Photography by Ross Giardina / Words by Sally Quade
Ross Giardina is a cinematographer. He shoots dark, brooding projects that speak without words and embrace you without arms. He is Sicilian by ancestry and Australian by birth. You will love his work. We had a chat with him on a Sydney rooftop just before he departed for his next project.
Still by Sally Quade
Tell me the first time you really thought about light?
RG: I lived in suburbia, in an 80s built rambling 2 story home. I had blue printed curtains with sheers behind them and there was a veranda outside my room. Also on the street, there was a sodium vapour lamp, the light used to spill into my room. I remember at a young age being aware of how that light made me feel at night. At night I used to get quite scared, and that little bit of light that would come in would give me something to stare at if I woke or couldn’t get to sleep. I could focus on something.
How important is compromise in a director / cinematographer relationship? Who is usually right?
RG: Oh I have to say the director! Ha. I think the whole process of filmmaking is a compromise. For me, it’s knowing where to draw the line.
I watched a whole bunch of Fellini films recently before I went to Italy to get me in the spirit. Do you think with your Italian background you have a deep obligation to always maintain artistry at it’s finest?
RG: Oh I am going to sound like an absolute wanker answering this. Ha. Here goes. Artistically, I think it’s about cultural and textural environments; how you see your surrounds, and what you let yourself see. All I’ve done is become more engaged in European art from a young age. I identified with it as my parents spoke Italian at home, and I drew myself to that—before any other culture, the European culture felt like home. I grew up not knowing what I wanted to do, other than I wanted to collaborate on a Fellini, or a Bertolucci type film, and it wasn’t because of anything—some of them were very simply exposed. Some were very elaborately lit. What remained with me was always the texture. Every image meant something. Even if it was flat, or ambient, or a day interior; diversity is exciting. I really enjoy it. As long as I can bring texture despite trends in our industry. Whether it’s a commercial or a drama, I really want to do it based on a character and story, and feel that all lighting and angels are warranted through that.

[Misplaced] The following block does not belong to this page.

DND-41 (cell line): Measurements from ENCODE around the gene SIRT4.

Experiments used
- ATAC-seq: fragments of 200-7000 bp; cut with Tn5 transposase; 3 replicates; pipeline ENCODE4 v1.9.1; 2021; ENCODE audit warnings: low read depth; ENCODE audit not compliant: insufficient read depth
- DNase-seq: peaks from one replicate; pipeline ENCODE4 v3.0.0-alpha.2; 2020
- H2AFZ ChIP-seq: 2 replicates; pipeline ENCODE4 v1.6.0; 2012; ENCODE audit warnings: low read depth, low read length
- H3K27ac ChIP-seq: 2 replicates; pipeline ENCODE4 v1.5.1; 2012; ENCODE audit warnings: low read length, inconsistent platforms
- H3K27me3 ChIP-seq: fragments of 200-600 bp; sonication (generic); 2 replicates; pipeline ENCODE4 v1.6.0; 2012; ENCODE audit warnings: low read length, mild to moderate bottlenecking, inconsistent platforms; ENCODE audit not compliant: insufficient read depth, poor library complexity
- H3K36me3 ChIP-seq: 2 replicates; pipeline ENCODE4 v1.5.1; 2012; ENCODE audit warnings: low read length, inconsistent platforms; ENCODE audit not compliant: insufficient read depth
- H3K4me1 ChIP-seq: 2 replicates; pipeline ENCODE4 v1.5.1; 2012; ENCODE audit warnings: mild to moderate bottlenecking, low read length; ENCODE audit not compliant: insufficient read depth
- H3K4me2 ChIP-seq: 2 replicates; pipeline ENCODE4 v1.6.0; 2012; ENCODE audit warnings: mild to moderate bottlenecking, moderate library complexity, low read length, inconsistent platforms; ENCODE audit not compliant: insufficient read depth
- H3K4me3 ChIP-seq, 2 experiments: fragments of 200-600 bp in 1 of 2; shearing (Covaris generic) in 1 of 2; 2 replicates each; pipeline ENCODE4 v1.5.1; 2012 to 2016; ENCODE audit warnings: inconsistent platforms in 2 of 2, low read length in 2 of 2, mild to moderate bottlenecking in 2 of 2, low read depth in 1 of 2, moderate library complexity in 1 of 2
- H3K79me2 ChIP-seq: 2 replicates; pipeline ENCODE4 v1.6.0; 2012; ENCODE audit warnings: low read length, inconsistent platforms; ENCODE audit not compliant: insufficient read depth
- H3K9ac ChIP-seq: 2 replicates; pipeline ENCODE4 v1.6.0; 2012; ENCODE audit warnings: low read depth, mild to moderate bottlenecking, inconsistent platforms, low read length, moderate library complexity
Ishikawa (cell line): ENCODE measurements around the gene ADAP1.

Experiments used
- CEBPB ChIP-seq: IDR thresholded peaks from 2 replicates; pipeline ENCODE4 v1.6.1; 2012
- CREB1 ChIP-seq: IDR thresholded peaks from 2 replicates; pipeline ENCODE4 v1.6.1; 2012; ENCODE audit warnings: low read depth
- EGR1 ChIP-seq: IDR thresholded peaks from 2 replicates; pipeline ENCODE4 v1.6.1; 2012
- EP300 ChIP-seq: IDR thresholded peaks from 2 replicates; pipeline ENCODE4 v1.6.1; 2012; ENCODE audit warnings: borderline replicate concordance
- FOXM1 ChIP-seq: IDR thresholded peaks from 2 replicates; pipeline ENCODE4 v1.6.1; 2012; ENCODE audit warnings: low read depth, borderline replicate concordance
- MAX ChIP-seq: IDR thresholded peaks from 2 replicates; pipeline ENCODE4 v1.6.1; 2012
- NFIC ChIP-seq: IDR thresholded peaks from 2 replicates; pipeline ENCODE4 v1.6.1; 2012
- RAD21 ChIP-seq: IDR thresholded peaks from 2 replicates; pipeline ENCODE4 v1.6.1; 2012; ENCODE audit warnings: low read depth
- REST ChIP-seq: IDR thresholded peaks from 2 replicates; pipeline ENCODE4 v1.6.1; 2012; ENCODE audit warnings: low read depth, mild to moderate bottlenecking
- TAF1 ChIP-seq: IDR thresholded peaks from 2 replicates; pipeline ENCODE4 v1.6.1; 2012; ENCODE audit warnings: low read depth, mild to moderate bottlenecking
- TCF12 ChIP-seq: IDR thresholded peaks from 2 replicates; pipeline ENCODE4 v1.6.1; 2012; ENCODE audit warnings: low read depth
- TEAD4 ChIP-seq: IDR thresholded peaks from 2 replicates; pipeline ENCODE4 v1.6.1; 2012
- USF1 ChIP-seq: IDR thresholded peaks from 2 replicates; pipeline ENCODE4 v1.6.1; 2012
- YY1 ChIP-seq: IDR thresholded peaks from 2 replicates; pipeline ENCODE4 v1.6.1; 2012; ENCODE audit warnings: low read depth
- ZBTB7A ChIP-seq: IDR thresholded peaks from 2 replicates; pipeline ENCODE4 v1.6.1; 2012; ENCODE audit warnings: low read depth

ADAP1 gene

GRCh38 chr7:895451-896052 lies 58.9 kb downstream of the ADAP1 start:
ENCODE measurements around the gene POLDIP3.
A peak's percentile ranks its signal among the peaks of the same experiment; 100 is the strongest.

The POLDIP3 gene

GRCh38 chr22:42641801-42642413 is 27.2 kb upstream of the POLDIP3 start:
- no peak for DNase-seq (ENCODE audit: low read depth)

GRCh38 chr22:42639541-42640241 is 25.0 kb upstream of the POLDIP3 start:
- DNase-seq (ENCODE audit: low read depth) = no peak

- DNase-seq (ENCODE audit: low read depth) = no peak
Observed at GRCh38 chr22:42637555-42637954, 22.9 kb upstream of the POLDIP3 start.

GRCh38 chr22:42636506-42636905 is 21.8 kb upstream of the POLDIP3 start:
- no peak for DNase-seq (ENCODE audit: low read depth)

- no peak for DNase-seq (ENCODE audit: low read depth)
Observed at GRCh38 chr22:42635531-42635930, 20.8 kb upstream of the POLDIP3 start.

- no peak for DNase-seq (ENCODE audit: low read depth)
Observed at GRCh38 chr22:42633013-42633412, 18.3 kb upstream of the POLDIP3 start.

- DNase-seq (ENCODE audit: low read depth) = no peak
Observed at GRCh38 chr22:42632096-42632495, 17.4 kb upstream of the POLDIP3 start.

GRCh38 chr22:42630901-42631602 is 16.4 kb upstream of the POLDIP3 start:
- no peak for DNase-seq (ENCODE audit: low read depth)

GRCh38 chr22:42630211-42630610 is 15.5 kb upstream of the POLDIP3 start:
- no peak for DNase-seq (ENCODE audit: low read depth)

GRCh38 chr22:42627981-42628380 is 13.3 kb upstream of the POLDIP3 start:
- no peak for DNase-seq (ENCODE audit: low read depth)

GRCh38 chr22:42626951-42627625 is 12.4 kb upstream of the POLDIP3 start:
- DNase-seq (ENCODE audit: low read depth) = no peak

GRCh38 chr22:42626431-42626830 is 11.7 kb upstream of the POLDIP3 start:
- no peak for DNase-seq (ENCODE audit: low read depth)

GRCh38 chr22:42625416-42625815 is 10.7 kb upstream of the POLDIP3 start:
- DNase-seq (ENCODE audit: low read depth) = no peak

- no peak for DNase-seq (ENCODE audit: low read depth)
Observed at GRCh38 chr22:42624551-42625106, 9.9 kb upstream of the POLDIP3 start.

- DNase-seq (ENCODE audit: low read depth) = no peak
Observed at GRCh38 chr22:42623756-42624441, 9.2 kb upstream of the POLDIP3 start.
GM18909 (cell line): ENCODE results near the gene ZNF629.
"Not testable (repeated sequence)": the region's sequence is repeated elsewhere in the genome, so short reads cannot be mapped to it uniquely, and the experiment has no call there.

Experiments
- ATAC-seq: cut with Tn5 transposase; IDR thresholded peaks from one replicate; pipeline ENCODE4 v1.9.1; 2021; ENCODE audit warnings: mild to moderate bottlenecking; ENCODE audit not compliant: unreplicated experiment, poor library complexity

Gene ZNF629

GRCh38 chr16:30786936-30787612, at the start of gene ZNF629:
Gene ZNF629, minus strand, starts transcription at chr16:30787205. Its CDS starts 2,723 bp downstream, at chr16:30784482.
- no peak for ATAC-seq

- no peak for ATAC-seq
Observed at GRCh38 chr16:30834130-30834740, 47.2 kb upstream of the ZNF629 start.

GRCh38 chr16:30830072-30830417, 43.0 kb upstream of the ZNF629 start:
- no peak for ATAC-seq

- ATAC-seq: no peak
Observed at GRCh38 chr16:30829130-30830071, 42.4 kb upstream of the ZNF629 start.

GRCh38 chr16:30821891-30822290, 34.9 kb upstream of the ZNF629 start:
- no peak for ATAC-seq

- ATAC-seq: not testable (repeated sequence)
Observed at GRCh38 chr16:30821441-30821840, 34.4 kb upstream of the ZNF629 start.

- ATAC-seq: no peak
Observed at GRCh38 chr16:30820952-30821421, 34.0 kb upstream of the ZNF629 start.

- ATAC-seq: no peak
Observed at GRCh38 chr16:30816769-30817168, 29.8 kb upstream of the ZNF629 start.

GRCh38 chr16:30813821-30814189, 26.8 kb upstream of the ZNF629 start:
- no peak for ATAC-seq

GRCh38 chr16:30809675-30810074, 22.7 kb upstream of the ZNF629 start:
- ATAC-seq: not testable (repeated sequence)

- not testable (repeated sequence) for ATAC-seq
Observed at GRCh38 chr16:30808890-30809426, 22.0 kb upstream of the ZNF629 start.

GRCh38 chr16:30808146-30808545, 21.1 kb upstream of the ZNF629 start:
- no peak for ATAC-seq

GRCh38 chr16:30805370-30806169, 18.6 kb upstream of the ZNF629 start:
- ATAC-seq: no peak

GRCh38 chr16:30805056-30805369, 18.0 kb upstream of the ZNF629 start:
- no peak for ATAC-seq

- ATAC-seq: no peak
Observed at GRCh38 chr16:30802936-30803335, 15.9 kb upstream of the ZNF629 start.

How do you think your studies informed your work today?
RG: It’s interesting, as I studied in Prague. What I noticed most is that it’s all about the process. The cinematographers that taught me showed us oil paintings for reference, not commercials. They often showed us photographs, not other films for reference. They taught us to reference the immediate art. The instant art, the older art forms. And I still do that today. I think one thing that defines my work is the Chiaroscuro era, I love trying to find the light in the darkness.
If you had to pick a favourite film duo, would you choose Ingmar Bergman and Sven Nykvist or Jean Luc Godard and Raoul Coutard?
RG: Did you really have that question written down? Fuck. It’s a hard one but I’d have to go for Ingmar Bergman and Sven Nykvist.
Tell me a pearl of wisdom that has always stayed with you?
RG: Don’t look a gift horse in the mouth. By my old man, Jonny Giardina.
RG: I have a shoot in Chicago coming up which will be really great and interesting. I just finished shooting 2nd unit on The Dressmaker, which was really exciting. I have a couple of features on the boil. I am going to be in Poland in November as have been shortlisted for a Camera Image award for a Flume music video. It’s a really big honour.